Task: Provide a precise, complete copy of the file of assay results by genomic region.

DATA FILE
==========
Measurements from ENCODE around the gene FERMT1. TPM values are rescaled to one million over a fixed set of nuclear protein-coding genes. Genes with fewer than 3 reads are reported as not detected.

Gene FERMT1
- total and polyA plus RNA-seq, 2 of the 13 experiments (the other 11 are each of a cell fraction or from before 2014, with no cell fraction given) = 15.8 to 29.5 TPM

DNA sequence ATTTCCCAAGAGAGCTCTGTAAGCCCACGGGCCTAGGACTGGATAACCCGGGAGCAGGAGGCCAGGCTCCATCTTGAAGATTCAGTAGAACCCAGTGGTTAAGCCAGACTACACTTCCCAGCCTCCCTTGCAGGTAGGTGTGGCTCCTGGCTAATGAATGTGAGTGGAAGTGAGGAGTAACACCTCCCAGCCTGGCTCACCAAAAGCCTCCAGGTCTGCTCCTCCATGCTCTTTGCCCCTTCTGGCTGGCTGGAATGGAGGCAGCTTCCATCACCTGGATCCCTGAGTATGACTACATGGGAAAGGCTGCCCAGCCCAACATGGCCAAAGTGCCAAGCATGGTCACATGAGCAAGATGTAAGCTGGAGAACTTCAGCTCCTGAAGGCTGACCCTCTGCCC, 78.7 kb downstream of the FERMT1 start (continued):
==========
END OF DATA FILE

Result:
Measurements from ENCODE around the gene FERMT1. TPM values are rescaled to one million over a fixed set of nuclear protein-coding genes. Genes with fewer than 3 reads are reported as not detected.

Gene FERMT1
- total and polyA plus RNA-seq, 2 of the 13 experiments (the other 11 are each of a cell fraction or from before 2014, with no cell fraction given) = 15.8 to 29.5 TPM

DNA sequence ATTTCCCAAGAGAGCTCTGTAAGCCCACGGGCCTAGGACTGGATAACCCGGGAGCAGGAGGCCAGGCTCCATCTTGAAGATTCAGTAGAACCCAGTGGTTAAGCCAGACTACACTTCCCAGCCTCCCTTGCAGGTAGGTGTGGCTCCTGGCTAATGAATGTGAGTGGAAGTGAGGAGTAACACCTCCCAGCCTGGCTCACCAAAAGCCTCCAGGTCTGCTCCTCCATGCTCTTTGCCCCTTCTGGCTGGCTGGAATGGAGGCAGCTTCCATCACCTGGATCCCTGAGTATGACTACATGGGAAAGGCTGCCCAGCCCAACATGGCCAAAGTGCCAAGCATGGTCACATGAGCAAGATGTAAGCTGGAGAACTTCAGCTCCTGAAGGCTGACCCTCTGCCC, 78.7 kb downstream of the FERMT1 start (continued):